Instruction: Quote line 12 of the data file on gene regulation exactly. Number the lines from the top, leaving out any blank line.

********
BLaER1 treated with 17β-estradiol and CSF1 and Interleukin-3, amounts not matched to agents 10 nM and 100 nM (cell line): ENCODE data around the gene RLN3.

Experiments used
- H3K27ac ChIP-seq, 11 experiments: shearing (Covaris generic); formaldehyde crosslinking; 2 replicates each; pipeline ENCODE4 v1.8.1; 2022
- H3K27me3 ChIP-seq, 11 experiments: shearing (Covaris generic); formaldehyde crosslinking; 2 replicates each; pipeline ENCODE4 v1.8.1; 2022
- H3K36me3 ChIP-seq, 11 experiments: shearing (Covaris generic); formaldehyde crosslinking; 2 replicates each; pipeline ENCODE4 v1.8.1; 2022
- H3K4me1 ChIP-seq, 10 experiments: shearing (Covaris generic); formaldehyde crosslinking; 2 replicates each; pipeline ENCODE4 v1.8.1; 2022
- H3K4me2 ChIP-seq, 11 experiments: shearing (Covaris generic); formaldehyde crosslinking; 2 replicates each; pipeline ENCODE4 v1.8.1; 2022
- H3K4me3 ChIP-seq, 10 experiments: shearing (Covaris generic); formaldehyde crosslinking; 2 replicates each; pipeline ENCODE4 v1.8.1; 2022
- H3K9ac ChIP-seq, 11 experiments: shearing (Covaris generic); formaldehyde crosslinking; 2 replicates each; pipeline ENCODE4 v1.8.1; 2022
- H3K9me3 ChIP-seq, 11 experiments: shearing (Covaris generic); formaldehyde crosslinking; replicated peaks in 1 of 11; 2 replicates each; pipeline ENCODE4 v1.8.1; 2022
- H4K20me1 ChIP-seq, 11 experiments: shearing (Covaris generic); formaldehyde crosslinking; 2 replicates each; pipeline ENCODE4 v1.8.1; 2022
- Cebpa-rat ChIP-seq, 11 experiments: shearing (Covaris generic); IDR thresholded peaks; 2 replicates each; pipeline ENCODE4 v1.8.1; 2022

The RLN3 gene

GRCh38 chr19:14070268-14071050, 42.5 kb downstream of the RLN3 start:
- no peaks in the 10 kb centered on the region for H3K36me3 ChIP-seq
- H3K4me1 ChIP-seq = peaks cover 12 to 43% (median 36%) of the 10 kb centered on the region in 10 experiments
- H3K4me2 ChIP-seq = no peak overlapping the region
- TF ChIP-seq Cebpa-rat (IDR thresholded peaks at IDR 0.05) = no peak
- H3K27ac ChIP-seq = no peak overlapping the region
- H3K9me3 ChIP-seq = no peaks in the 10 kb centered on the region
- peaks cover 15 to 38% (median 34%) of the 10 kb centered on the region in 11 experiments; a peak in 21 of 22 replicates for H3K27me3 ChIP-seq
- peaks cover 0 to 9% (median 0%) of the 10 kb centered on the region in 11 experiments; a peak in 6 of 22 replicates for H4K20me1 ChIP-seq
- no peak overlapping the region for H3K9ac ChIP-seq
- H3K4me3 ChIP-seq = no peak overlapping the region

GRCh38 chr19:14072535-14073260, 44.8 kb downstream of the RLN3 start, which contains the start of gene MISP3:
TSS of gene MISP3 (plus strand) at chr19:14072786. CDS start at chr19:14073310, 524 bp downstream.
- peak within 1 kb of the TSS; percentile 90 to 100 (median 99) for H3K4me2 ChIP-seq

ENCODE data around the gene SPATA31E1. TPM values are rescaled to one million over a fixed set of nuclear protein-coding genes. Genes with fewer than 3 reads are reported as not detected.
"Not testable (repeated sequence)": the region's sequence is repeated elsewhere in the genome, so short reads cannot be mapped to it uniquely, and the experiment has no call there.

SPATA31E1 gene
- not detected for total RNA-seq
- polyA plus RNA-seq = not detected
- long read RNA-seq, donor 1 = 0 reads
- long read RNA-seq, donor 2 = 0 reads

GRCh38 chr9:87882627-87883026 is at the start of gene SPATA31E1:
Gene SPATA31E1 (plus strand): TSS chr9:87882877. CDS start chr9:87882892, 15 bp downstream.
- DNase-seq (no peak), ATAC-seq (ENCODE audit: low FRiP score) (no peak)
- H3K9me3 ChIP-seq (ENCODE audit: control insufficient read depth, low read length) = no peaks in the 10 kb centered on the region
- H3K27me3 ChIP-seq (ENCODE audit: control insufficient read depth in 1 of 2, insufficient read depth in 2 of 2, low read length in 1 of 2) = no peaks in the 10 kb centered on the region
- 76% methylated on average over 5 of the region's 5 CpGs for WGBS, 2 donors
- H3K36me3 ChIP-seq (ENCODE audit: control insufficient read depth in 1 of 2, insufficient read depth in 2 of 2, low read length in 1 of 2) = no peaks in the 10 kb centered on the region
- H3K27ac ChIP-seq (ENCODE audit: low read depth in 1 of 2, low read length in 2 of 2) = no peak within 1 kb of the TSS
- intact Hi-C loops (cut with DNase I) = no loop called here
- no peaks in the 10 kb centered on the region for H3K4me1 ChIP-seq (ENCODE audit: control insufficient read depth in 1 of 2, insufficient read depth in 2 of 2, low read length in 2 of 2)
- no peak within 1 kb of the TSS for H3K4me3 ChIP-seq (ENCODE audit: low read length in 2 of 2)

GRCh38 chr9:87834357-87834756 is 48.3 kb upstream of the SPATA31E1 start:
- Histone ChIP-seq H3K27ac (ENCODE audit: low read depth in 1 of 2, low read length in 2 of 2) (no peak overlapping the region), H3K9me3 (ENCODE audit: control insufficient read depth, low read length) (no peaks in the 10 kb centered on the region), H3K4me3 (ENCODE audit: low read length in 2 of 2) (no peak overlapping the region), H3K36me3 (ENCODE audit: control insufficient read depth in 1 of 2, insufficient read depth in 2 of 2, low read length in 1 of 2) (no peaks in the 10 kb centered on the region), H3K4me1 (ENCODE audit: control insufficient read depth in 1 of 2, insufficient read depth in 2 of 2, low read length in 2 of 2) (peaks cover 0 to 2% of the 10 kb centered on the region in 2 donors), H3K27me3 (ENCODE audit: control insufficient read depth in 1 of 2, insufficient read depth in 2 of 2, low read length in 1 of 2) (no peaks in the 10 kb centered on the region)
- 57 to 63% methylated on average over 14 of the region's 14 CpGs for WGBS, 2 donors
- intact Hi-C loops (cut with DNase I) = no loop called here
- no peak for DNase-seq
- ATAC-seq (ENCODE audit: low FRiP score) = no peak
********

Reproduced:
- Cebpa-rat ChIP-seq, 11 experiments: shearing (Covaris generic); IDR thresholded peaks; 2 replicates each; pipeline ENCODE4 v1.8.1; 2022